Immagine articolo Fucine MuteAnother distinctive feature of London poetry especially, has been an abiding interest in the city as place, and London as locus of attention, history, political and spiritual intrigue, and of paranoia. As has already been noted above, Charles Olson, and especially his Maximus Poems, made a huge impact on poets in the UK. Later when Ed Dorn came to Britain he brought with him an even sharper, more politically realist geopoetics, as manifested in work such as The North Atlantic Turbine. Prynne was an early admirer of Olson and his The White Stones collection of 1969 is heavily indebted to both with its observations regarding huge-scale geological and historico-cultural phenomena, as witnessed in, for example, ‘The Glacial Question, Unsolved’:

… We know where the north
is, the ice is an evening whiteness.
We know this, we are what it leaves:
the Pleistocene is our current sense, and
what in sentiment we are, we
are, the coast, a line or sequence, the
cut back down, to the shore.

Throughout the 1970s Allen Fisher produced a major series of poems known collectively as Place (republished in its entirety in 2005): as with Olson and Gloucester, Massachusetts, Fisher focuses on London and its history, landscape, rivers, trade, agitation and unrest, and population changes, to demonstrate the relation between all these and the present state of things, with all that that implies politically. An analogous project was undertaken by Iain Sinclair with his works Lud Heat (1975) and Suicide Bridge (1979), with what Sean Bonney has called a sense of ‘paranoid realism’, mixing prose and poetry in a crazed and obsessive tale of his journeys round ‘underground’ London sites, in search of the hidden truth be’ind the city, always finding even stranger answers. These traditions have survived, and Sean Bonney has written some excoriating psychogeographical ‘documents’ about travelling round London, hounded by oppression, rage, war and despair. Stephen Mooney has begun what promised to be a major project tracking gay subculture round the London Underground’s District Line, with a similarly paranoid snarling and rage just beneath the surface, and Chris Paul (now departed for Latin America) has produced some equally intoxicating accounts of life on the margins of the biggest city in Europe.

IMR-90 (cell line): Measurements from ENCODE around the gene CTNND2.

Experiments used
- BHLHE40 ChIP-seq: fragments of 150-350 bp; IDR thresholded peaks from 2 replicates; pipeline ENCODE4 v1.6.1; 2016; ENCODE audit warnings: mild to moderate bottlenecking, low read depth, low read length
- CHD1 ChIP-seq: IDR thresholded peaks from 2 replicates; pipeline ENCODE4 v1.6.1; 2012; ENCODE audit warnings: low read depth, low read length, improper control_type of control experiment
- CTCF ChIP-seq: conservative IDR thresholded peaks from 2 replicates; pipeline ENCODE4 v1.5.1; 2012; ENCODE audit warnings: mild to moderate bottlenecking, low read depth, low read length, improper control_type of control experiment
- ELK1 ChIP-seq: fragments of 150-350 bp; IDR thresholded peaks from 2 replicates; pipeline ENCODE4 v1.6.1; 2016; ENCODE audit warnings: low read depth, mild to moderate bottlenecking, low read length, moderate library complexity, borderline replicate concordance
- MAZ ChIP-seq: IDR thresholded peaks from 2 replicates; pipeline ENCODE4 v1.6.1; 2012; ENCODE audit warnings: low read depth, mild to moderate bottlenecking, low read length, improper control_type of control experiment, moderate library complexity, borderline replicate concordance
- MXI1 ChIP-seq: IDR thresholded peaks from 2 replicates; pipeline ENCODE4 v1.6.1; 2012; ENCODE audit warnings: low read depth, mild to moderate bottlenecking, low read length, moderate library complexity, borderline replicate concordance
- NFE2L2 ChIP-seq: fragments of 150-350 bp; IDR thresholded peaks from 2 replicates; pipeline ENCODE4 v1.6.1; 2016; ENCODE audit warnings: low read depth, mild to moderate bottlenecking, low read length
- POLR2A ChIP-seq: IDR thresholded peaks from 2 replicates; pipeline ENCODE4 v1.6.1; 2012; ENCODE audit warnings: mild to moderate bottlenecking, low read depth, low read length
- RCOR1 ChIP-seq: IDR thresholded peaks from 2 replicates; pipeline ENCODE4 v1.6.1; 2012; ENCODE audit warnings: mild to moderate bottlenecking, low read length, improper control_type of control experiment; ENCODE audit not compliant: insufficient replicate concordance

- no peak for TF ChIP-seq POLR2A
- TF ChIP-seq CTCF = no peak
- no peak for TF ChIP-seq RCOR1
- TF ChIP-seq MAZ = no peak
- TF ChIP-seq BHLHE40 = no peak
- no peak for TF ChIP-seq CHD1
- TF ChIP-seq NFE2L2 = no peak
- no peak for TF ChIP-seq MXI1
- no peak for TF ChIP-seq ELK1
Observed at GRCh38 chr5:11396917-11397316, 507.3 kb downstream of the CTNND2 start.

Another distinctive feature of the new poetry from the 1960s onwards has been the development of innovative performance styles and an increased awareness of the importance of the poet’s voice as an instrument in its own right. In London especially, this has led to the development of very personal styles of performing. Of especial note are Ulli Freer’s incantatory readings. He always begins with some brief spectacle; whether it be playing some ‘house’ music and dancing round the room, or folding and unfolding a large sheet of metallic paper to the sound of tribal chants; either way, whatever he does breaks open a space in which the audience feels compelled to listen to him, as he reads his poems swaying backwards and forwards, his voice modulating rapidly as he scans across the short lines of his verse. Adrian Clarke has learned a lot from Freer’s techniques and is just as likely to perform his ultra-modernist poems with an exaggeratedly emphatic rhythm, assisted by the fact the his poems tend to be written on the basis of the number of words rather than syllables to the line, creating a syncopated, bee-bop feel that he does nothing to discourage. The absolute master of performance, however, has got to be Brian Catling, who creates films, and performance installations, where he can maintain a performance for hours at a time, and for days in a row. As with Maggie O’Sullivan, also a stunning performer of poetry in her own right, Catling makes use of the poet’s shamanic inheritance, introducing elements of fear, pain and haunting into his poetry and performances, which can be unnerving as well as hysterically funny at times. It is true to say now that any poet performing in London is going to have to at least deal with performance issues to get an audience interested in their work. The belief is still held by many that a poem only really exists once it has been voiced. Other younger poets have really taken the performance idiom seriously, and cris cheek, Caroline Bergvall, and performance groups like London Under Construction, and the students of Redell Olsen, among others, have made performance itself a serious site of poetic creation in improvisation and live on-site manipulation of language.